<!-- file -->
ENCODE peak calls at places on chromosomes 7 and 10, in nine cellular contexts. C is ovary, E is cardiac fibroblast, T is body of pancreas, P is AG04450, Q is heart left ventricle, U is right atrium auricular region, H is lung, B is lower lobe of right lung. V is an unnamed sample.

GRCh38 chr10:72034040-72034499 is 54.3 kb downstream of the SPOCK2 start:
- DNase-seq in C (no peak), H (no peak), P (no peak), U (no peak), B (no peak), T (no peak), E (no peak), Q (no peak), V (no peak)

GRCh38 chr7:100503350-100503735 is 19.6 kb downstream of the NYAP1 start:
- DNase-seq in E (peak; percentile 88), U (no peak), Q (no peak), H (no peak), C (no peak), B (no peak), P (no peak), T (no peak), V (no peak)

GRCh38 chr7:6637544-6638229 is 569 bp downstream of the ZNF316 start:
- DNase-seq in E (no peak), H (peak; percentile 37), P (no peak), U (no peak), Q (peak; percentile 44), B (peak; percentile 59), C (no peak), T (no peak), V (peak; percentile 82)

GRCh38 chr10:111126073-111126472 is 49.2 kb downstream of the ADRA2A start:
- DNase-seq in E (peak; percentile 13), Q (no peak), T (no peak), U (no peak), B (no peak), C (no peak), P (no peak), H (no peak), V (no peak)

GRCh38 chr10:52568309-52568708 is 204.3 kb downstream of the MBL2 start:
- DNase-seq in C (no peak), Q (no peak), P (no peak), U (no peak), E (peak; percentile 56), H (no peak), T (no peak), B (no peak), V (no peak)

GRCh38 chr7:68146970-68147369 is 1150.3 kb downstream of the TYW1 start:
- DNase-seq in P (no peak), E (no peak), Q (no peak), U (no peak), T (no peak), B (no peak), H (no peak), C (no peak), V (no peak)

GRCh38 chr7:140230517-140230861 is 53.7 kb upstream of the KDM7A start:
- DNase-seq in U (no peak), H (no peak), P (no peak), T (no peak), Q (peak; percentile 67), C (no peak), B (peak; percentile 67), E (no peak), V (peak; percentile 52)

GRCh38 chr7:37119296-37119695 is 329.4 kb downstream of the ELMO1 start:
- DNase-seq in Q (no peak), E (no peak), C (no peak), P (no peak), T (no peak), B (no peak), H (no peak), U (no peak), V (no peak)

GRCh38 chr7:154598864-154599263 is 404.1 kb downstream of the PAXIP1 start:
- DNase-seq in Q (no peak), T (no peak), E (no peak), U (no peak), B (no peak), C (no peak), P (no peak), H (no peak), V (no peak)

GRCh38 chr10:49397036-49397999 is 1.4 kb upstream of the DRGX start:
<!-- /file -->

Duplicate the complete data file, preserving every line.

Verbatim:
ENCODE peak calls at places on chromosomes 7 and 10, in nine cellular contexts. C is ovary, E is cardiac fibroblast, T is body of pancreas, P is AG04450, Q is heart left ventricle, U is right atrium auricular region, H is lung, B is lower lobe of right lung. V is an unnamed sample.

GRCh38 chr10:72034040-72034499 is 54.3 kb downstream of the SPOCK2 start:
- DNase-seq in C (no peak), H (no peak), P (no peak), U (no peak), B (no peak), T (no peak), E (no peak), Q (no peak), V (no peak)

GRCh38 chr7:100503350-100503735 is 19.6 kb downstream of the NYAP1 start:
- DNase-seq in E (peak; percentile 88), U (no peak), Q (no peak), H (no peak), C (no peak), B (no peak), P (no peak), T (no peak), V (no peak)

GRCh38 chr7:6637544-6638229 is 569 bp downstream of the ZNF316 start:
- DNase-seq in E (no peak), H (peak; percentile 37), P (no peak), U (no peak), Q (peak; percentile 44), B (peak; percentile 59), C (no peak), T (no peak), V (peak; percentile 82)

GRCh38 chr10:111126073-111126472 is 49.2 kb downstream of the ADRA2A start:
- DNase-seq in E (peak; percentile 13), Q (no peak), T (no peak), U (no peak), B (no peak), C (no peak), P (no peak), H (no peak), V (no peak)

GRCh38 chr10:52568309-52568708 is 204.3 kb downstream of the MBL2 start:
- DNase-seq in C (no peak), Q (no peak), P (no peak), U (no peak), E (peak; percentile 56), H (no peak), T (no peak), B (no peak), V (no peak)

GRCh38 chr7:68146970-68147369 is 1150.3 kb downstream of the TYW1 start:
- DNase-seq in P (no peak), E (no peak), Q (no peak), U (no peak), T (no peak), B (no peak), H (no peak), C (no peak), V (no peak)

GRCh38 chr7:140230517-140230861 is 53.7 kb upstream of the KDM7A start:
- DNase-seq in U (no peak), H (no peak), P (no peak), T (no peak), Q (peak; percentile 67), C (no peak), B (peak; percentile 67), E (no peak), V (peak; percentile 52)

GRCh38 chr7:37119296-37119695 is 329.4 kb downstream of the ELMO1 start:
- DNase-seq in Q (no peak), E (no peak), C (no peak), P (no peak), T (no peak), B (no peak), H (no peak), U (no peak), V (no peak)

GRCh38 chr7:154598864-154599263 is 404.1 kb downstream of the PAXIP1 start:
- DNase-seq in Q (no peak), T (no peak), E (no peak), U (no peak), B (no peak), C (no peak), P (no peak), H (no peak), V (no peak)

GRCh38 chr10:49397036-49397999 is 1.4 kb upstream of the DRGX start: